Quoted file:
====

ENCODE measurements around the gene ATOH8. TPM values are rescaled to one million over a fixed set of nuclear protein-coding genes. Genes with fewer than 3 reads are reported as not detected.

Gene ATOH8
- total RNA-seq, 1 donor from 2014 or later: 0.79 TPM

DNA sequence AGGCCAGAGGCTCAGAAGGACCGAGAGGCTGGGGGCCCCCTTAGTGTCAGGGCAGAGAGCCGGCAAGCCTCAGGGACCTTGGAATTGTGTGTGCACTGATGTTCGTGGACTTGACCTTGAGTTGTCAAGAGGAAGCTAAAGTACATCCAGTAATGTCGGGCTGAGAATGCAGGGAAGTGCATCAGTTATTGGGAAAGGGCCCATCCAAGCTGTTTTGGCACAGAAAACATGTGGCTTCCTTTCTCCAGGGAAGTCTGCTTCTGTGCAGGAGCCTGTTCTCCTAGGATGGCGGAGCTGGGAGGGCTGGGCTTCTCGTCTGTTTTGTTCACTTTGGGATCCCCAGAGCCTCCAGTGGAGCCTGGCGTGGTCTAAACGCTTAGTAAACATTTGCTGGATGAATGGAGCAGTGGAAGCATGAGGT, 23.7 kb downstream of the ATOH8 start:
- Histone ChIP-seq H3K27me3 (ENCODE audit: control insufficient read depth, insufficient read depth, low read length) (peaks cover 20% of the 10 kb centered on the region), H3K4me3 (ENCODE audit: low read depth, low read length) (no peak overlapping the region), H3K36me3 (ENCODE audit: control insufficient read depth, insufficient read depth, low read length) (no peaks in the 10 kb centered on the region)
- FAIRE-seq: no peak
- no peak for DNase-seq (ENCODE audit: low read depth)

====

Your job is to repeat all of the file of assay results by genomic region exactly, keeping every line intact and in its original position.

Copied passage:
ENCODE measurements around the gene ATOH8. TPM values are rescaled to one million over a fixed set of nuclear protein-coding genes. Genes with fewer than 3 reads are reported as not detected.

Gene ATOH8
- total RNA-seq, 1 donor from 2014 or later: 0.79 TPM

DNA sequence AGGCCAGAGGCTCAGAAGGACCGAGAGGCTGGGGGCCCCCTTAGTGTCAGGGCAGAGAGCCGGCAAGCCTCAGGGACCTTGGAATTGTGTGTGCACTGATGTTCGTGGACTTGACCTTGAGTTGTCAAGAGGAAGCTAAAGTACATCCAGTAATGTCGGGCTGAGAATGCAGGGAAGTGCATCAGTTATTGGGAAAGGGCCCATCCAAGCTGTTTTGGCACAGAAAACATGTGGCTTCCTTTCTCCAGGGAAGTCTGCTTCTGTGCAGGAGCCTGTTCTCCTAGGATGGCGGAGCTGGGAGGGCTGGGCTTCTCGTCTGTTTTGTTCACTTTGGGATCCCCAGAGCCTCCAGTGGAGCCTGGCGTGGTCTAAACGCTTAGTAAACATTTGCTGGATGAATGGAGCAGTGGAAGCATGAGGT, 23.7 kb downstream of the ATOH8 start:
- Histone ChIP-seq H3K27me3 (ENCODE audit: control insufficient read depth, insufficient read depth, low read length) (peaks cover 20% of the 10 kb centered on the region), H3K4me3 (ENCODE audit: low read depth, low read length) (no peak overlapping the region), H3K36me3 (ENCODE audit: control insufficient read depth, insufficient read depth, low read length) (no peaks in the 10 kb centered on the region)
- FAIRE-seq: no peak
- no peak for DNase-seq (ENCODE audit: low read depth)